[This article originally appeared on Zora & Alice.]

It’s high time we as Black people learn to collectively embrace a sex-positive worldview. What do I mean by sex-positive? Sex-positivity equals acceptance of differing sexual orientations, acceptance of varying gender identities and presentations, non-marginalization of sex acts that are consensual, and promotion of healthy sexuality. Sounds great, right? Yet too many of us allow fear, religion, and ignorance to get in the way of learning about and practicing sex-positivity.

A sex-positive philosophy could help foster solutions to many of the problems our community is facing today, such as teen pregnancy, STD infection rates, and rampant homophobia which forces queer folks to stay mum about their orientation. Trying futilely to promote abstinence until marriage or simply ignoring the fact that young people are going to have sex whether you teach them about safe sex/birth control or not wouldn’t be an issue if sexuality was openly discussed and not stigmatized. An understanding of gender trangression and unpacking of institutionalized transphobia could be achieved. “Alternative” lifestyles such as BDSM wouldn’t be taboo, but accepted as an expression of healthy sexuality. Folks wouldn’t have to wring their hands over who’s on the DL because the DL wouldn’t be necessary. This isn’t some utopian ideal. It’s a consequence of removing the barriers to talking frankly about non-heteronormative sexuality and promoting sex-positivity.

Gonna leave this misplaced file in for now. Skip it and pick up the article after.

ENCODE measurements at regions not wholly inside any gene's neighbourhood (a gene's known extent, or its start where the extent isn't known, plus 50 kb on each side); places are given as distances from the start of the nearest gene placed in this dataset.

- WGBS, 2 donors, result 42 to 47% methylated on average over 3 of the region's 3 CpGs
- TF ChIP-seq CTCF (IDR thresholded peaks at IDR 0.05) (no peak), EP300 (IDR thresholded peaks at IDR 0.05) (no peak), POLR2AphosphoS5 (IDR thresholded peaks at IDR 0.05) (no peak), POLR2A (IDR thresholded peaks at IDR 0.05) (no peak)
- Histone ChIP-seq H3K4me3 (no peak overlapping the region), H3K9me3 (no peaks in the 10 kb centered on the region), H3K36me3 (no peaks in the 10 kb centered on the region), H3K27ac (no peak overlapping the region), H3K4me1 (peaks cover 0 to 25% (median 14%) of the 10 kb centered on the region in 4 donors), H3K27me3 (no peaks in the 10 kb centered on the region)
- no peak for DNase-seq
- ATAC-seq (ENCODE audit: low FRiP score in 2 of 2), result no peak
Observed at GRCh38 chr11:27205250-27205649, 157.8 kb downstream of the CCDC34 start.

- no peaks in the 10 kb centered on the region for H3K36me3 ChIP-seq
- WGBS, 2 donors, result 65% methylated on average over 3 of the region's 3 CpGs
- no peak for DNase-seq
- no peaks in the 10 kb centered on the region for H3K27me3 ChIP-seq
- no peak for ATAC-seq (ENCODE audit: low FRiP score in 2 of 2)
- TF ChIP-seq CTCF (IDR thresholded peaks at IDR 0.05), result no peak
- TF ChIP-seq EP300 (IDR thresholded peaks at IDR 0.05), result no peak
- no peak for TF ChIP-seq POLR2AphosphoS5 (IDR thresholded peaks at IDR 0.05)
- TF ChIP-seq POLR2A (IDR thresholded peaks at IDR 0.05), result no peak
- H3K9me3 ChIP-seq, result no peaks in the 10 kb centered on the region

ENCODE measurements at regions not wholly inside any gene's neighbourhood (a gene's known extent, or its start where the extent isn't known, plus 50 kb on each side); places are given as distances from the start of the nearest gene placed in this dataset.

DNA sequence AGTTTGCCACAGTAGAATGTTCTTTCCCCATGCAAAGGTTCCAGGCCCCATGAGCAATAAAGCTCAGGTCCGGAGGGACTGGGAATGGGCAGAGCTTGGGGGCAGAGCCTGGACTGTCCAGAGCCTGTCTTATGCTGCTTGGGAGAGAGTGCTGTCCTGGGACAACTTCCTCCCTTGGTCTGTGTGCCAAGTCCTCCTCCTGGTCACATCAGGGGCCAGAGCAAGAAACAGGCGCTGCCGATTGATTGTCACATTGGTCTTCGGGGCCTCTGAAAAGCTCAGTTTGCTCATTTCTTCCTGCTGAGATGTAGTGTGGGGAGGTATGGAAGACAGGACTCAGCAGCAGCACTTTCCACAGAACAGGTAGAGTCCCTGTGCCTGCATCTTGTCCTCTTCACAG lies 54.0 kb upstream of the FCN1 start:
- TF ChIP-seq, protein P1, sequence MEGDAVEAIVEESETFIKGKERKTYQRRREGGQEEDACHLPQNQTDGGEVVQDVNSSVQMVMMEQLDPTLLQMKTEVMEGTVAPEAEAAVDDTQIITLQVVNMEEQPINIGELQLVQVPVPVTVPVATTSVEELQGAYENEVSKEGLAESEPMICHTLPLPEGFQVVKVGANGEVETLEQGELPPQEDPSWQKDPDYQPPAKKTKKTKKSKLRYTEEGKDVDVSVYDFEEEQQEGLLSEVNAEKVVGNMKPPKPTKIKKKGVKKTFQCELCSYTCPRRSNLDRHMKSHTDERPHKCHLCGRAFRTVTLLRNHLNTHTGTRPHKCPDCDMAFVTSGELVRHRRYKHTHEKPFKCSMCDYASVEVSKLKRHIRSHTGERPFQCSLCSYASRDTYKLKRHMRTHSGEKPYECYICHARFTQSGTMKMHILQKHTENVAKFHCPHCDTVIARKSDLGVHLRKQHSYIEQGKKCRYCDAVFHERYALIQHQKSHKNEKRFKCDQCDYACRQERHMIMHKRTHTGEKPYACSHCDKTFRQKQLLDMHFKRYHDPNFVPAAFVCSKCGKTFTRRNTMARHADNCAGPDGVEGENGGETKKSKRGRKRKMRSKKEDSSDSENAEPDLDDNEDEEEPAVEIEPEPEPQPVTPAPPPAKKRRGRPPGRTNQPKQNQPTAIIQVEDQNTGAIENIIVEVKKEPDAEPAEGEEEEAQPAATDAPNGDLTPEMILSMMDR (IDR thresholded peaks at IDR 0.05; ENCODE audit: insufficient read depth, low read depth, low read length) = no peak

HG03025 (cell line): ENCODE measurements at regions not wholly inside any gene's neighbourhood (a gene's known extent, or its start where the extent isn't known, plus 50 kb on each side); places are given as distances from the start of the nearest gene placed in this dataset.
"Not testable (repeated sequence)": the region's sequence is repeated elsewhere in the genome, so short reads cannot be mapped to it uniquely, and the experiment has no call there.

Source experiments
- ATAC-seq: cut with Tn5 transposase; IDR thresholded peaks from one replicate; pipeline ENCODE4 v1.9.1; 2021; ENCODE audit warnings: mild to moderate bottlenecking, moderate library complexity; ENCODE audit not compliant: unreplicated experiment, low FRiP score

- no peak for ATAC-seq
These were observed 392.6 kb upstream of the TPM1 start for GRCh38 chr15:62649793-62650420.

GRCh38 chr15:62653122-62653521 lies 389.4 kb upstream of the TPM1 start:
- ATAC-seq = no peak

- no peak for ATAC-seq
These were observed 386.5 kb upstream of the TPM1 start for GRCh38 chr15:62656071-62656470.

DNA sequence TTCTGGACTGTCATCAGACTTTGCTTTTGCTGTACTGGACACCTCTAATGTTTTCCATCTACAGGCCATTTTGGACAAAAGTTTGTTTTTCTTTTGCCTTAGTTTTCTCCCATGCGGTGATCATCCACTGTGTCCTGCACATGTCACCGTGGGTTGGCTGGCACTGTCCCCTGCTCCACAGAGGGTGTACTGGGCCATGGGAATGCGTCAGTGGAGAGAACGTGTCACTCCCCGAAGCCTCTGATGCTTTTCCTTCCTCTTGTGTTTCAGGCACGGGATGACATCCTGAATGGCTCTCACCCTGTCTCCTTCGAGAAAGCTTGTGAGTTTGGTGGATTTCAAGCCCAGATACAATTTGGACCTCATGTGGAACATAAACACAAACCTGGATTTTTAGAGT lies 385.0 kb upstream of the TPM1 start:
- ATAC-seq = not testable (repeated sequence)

One huge obstacle in the path towards the Black community’s embrace of sex-positivity is religion. I know we’re a very religious bunch, and the main religion practiced by Black Americans is Christianity. Unfortunately, Christianity is not a particularly sex-positive religion. In fact, I’d venture to say Christianity is sex-negative. While some aspects of the sex-positive movement are somewhat supported–mainly polyamory/polygamy on the part of men–the others, not so much. Personally, I’m a religious refugee, a pastor’s granddaughter who attended a Christian school and was raised in the church but now identifies as agnostic. I consider myself spiritual but do not belong to any particular organized religion. In my 10 years of Bible study, I came to understand that the main thing one should take away from Christian teachings is to love one another. You don’t have to approve of someone’s sexual orientation or gender expression, but you should not condemn it or relegate the discussion of it to the shadows. The Bible teaches that we are all God’s children. I recognize that many passages in the Bible can be interpreted to condemn certain sexual practices such as homosexuality. Just remember, however, that back in slave times white people interpreted passages in the Bible to justify enslaving our people. I don’t want to throw shade towards religious people, but I’m going to need to you open your minds and leave the judging to whatever higher power you believe in.

There are so many different ways to express sexuality and so many opportunities to embrace it. Sexuality does not have to be vanilla, as it were, but can be a delicious rainbow sherbet of diversity (OK, I’ll stop with the ice cream metaphors). Denying the many ways humans can be sexual beings or love each other cuts us off from our brothers and sisters who are perfectly deserving of our acceptance and respect. Consider developing a sex-positive mentality. You may find it opens doors for you that you didn’t even know were there–and it can be so much fun to explore what’s behind them.

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